The Fantastic Flinders Ranges

Leaving the Gammon Ranges for the Flinders Ranges, we were sceptical…how could it get better than what we just came from? To top it off, we were about to have our first run in with school holidays when we were used to seeing maximum one or two cars a day. However, we quickly realised that for what the Flinders lacks in remoteness, it easily makes up in awe-inspiring beauty.

Ikara-Flinders Ranges (Ikara meaning “meeting place”), being much closer to Adelaide than the Vulkathunha-Gammon Ranges, tends to be much more visited than its northern counterpart. Which, as we were driving through on day one of school holidays and noticing significantly more traffic around, we tried not to hold it against the Flinders. To be fair, it was nothing compared to trying to drive out of Melbourne on Good Friday, but still…

The traditional owners of the land are the Adnyamathanha people, which translates to “people of rock/hill” which makes perfect sense when you see the place. The park is probably most well-known for Wilpena Pound, an impressive, crater-like formation at the southern end of the park. The pound, which gets its name from early settlers using it as a pound or animal enclosure, is actually formed by intense pressure forcing earth upwards to create the circular cliffs, and it is spectacular. But we’ll get to that one later.

One of the many peaks of Wilpena Pound

Our first stop after unhitching the van at Trezona campground, a lovely wooded camp near a dry creek bed, was the scenic drive through Bunyeroo Gorge. Bunyeroo Road winds between the two main ranges of the park, the Heysen and ABC Ranges.

One of the picturesque scenes of Bunyeroo Rd

The Heysen Ranges is named after Sir Hans Heysen, a German-born Australian artist. The ABC Ranges are thus named due to there being as many (or more!) peaks as there are letters in the alphabet. We’ve never seen so many lookouts packed into such a short distance; just when you think you’ve seen the best of it, the next stop tops it. It didn’t take long for the Flinders to win us over.

Razorback lookout along the Bunyeroo Scenic Drive

From there we continued on to a couple locations of ancient Aboriginal art and carvings, Arkaroo Rock and Sacred Canyon, which included being eyed off by a not so friendly-looking feral goat!

Arkaroo Rock walk

We quickly discovered there was no shortage of beautiful drives in the Flinders. The Brachina Gorge Geological Trail is like a drive through history, up to 650 million years history to be more exact; along the drive you can stop and see a variety of different, very ancient fossils up close. Not to mention Brachina Gorge itself is stunning, and you may see the occasional yellow-footed rock wallaby as they have a protected habitat there. From Blinman (the highest surveyed town in South Australia at 610 meters), we also did a drive through Glass Gorge, not a challenging drive as it can be completed in a 2WD but great scenery nonetheless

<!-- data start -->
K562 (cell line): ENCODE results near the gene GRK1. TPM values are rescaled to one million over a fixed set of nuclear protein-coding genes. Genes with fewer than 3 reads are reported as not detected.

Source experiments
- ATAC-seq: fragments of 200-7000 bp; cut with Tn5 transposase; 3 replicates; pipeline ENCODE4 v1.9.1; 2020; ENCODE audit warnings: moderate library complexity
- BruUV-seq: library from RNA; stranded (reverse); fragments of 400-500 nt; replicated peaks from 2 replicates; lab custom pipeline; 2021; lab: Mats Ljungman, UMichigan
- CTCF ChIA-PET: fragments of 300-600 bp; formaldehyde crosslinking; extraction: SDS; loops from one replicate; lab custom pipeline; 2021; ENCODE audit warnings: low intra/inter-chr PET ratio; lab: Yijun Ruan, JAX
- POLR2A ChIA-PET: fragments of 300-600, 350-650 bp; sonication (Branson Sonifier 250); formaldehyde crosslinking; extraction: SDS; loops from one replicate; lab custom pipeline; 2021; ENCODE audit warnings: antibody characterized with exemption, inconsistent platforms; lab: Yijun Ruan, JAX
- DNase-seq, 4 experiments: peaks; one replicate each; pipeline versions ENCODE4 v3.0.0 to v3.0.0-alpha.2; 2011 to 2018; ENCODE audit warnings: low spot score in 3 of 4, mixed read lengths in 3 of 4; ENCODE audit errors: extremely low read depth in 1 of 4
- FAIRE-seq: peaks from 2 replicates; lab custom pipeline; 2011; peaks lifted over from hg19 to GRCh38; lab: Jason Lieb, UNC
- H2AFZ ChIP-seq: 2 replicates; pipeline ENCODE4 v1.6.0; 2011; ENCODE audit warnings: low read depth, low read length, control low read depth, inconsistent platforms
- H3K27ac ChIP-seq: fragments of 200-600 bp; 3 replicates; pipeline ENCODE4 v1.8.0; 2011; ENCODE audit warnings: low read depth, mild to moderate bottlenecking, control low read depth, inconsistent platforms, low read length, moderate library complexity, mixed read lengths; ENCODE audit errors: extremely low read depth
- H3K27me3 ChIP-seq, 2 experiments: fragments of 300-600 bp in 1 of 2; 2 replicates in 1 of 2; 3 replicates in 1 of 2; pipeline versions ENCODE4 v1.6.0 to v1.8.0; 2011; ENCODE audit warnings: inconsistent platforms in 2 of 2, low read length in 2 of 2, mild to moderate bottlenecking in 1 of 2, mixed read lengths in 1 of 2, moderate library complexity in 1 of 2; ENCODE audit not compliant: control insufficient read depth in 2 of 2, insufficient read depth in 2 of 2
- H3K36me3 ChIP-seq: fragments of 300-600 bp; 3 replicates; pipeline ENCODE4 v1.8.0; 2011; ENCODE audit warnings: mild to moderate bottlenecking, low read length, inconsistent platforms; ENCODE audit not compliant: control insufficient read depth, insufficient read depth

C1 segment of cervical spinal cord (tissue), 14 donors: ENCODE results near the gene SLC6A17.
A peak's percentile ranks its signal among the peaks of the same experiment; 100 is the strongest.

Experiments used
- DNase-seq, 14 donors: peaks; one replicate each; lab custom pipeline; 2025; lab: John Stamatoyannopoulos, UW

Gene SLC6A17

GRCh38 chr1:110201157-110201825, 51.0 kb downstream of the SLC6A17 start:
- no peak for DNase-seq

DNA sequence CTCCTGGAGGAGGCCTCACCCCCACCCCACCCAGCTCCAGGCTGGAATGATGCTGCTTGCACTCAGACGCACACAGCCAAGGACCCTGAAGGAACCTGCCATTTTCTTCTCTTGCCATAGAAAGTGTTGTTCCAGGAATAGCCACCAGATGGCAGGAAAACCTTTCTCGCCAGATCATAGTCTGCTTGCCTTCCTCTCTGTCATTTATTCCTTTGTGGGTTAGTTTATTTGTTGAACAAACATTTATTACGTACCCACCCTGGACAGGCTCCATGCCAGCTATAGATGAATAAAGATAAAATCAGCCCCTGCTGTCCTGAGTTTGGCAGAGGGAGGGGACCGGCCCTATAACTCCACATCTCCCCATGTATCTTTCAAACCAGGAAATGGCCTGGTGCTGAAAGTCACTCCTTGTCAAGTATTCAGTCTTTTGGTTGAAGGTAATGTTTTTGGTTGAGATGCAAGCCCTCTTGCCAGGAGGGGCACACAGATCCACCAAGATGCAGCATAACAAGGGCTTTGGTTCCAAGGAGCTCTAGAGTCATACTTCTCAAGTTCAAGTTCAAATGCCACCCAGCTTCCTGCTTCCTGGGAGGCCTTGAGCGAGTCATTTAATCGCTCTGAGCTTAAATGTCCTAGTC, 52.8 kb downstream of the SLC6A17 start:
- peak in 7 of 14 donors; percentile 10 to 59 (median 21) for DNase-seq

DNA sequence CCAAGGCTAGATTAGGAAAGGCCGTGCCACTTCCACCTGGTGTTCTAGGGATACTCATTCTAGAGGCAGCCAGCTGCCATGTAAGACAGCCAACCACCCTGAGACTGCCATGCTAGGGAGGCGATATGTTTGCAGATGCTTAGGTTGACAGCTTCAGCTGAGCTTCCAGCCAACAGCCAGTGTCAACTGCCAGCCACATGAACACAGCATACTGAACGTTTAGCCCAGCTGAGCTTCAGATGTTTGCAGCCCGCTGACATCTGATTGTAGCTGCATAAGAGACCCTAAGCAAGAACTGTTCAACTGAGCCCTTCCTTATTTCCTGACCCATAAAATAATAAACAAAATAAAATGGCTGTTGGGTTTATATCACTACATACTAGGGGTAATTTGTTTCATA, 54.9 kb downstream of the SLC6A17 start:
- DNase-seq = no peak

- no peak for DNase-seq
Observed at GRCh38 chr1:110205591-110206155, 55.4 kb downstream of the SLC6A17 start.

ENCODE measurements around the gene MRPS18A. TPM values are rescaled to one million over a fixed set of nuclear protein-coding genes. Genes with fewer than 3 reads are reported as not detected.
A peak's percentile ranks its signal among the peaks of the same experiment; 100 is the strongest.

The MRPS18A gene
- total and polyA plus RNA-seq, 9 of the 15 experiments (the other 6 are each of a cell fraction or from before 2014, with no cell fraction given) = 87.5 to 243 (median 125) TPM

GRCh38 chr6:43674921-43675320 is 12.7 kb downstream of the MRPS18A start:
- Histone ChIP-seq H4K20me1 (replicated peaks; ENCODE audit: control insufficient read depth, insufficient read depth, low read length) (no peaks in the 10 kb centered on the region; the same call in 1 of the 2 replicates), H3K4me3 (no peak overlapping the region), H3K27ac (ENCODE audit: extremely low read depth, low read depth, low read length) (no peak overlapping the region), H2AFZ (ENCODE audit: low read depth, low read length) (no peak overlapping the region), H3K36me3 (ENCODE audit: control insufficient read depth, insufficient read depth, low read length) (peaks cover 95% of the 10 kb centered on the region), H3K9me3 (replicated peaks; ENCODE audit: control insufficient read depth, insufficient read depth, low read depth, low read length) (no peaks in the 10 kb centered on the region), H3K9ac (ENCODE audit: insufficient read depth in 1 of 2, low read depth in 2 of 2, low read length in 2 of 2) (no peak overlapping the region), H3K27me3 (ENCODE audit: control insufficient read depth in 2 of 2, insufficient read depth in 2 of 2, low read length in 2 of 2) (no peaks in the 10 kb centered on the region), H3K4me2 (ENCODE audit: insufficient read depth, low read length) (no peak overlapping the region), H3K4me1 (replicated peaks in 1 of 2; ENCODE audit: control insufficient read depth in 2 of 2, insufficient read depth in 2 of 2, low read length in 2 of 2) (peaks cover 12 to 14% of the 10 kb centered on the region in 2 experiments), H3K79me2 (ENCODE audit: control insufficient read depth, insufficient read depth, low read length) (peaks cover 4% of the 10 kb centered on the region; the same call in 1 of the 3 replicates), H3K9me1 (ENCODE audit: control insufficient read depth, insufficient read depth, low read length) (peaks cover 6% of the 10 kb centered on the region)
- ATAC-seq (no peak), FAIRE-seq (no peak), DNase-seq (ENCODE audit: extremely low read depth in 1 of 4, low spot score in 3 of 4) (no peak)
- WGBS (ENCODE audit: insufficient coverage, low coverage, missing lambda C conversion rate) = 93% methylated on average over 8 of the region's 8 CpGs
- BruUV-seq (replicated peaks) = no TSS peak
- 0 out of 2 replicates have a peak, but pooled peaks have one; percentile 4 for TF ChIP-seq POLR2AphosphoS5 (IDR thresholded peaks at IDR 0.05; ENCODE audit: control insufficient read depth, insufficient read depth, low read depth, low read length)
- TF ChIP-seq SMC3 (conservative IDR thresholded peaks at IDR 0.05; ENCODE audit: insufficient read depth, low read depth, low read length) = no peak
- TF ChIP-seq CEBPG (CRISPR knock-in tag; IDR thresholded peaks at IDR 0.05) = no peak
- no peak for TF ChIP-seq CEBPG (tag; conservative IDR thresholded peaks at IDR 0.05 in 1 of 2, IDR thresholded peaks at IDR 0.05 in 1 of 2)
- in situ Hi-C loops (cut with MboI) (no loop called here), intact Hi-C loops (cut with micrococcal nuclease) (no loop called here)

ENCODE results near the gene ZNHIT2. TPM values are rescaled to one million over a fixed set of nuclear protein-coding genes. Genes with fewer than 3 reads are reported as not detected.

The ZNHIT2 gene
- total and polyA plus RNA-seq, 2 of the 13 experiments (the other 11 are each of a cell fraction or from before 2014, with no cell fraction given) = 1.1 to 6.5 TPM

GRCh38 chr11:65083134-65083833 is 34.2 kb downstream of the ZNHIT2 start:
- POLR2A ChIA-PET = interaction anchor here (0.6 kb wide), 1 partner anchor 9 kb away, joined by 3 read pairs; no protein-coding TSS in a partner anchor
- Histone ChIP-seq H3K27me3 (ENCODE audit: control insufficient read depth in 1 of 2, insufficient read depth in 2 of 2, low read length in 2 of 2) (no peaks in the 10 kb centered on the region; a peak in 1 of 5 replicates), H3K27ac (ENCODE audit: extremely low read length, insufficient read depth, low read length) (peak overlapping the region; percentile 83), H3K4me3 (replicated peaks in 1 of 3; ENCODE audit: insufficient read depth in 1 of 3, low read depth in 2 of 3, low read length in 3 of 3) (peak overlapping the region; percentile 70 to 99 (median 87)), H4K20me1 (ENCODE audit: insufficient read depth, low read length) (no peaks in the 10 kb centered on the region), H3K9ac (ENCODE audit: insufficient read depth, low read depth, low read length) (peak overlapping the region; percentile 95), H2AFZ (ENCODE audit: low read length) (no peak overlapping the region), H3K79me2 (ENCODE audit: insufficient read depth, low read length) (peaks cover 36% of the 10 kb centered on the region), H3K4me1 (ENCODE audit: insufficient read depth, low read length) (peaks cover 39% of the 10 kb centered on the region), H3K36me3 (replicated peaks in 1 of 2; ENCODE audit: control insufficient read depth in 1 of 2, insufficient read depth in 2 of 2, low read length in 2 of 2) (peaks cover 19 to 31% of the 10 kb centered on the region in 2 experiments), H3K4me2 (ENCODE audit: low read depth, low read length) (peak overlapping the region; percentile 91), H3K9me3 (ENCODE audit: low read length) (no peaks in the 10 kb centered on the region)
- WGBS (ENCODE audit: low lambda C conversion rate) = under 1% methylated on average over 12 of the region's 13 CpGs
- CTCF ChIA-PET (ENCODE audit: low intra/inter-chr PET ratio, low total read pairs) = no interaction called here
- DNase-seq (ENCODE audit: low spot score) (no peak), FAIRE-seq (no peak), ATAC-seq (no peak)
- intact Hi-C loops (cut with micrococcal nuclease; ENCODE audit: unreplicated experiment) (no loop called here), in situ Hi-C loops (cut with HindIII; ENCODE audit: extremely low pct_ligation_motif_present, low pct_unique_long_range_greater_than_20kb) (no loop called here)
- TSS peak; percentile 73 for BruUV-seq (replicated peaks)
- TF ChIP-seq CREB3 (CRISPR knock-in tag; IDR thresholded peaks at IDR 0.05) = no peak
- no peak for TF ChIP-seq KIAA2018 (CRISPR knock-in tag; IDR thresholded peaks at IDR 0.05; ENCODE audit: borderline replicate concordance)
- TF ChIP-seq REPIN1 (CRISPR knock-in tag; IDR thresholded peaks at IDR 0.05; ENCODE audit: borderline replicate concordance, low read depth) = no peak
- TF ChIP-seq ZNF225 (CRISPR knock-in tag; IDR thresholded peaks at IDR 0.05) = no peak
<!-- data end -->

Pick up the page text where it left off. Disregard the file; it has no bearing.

Glass Gorge

For more challenging 4×4 drives, Skytrek in Willow Springs Station is the place to go. It’s one of many “pay to play” 4WD tracks in the area, meaning you pay a fee to do a “self-guided tour.”

Tex posing outside Willow Springs Station

To do their main track, Skytrek, you need to start no later than 10 am, as it’ll take most of the day to complete. It was full of fun challenging tracks and was my (Sandy’s) most difficult 4×4 drive yet. But I got through it, and more importantly so did the car! Besides just being a super fun track, there are some pretty amazing views over the station, Flinders and Wilpena Pound as you’re driving around, so we couldn’t help but stop multiple times along the way to take it all in.

Prominent Hill, Skytrek Drive

On days we were feeling more energetic, we opted to do some of the many walks in the park. On ANZAC day, we got up before sunrise, trekking the 4 kms to Red Hill Lookout just as the sun was peeking over the ranges. We had perfect 360 degree views of ABC Ranges and the valley below. It felt like a great spot to have our own “dawn service”.

Red Hill Lookout at dawn

Later on that day, we still had enough in us to complete the 6.4km return hike up Mount Ohlssen Bagge. This walk is known for great reptile life (of which we saw a bit) and spectacular views of Wilpena Pound, but be prepared to sweat for it! It’s no surprise that they shut the walk in the summer months. In hindsight, it would have been wise to do this one at the start of the day before the sun really starts to bear down on you.

Breathtaking views from the top Mount Olssen Bagge

And for the best views yet, St Mary Peak Hike is the best option. It starts out fairly level, then for the last hour you climb up the outer cliff of the pound which can get quite scrabbly in places. The Adnyamathanha ask that you not climb to the summit of the peak as it is an extremely sacred place in their Dreamtime stories, but the views you get from the cliffside are more than satisfactory. You get a true appreciation of why the Flinders Ranges are called the Spine of the Outback.

St Mary’s Peak and Flinders Ranges

From there you have a choice: climb back down the way you came or take the 12-13km loop around to the trailhead. We took the loop option but honestly after the first few kays it got fairly monotonous. There is a nice looking campground which if we had our gear would have been great to break up the hike a bit.

Although the Flinders Ranges had a hard act to follow, it very easily won us over with its range of activities both on foot and behind the wheel. From Flinders, we started heading east. “But you just came from there!!” you might be currently yelling at the screen. Yes, this is true…we had a special event to be back for in Melbourne, and we got to tick off some bucket list places back in Victoria, as well as discover some real hidden gems.

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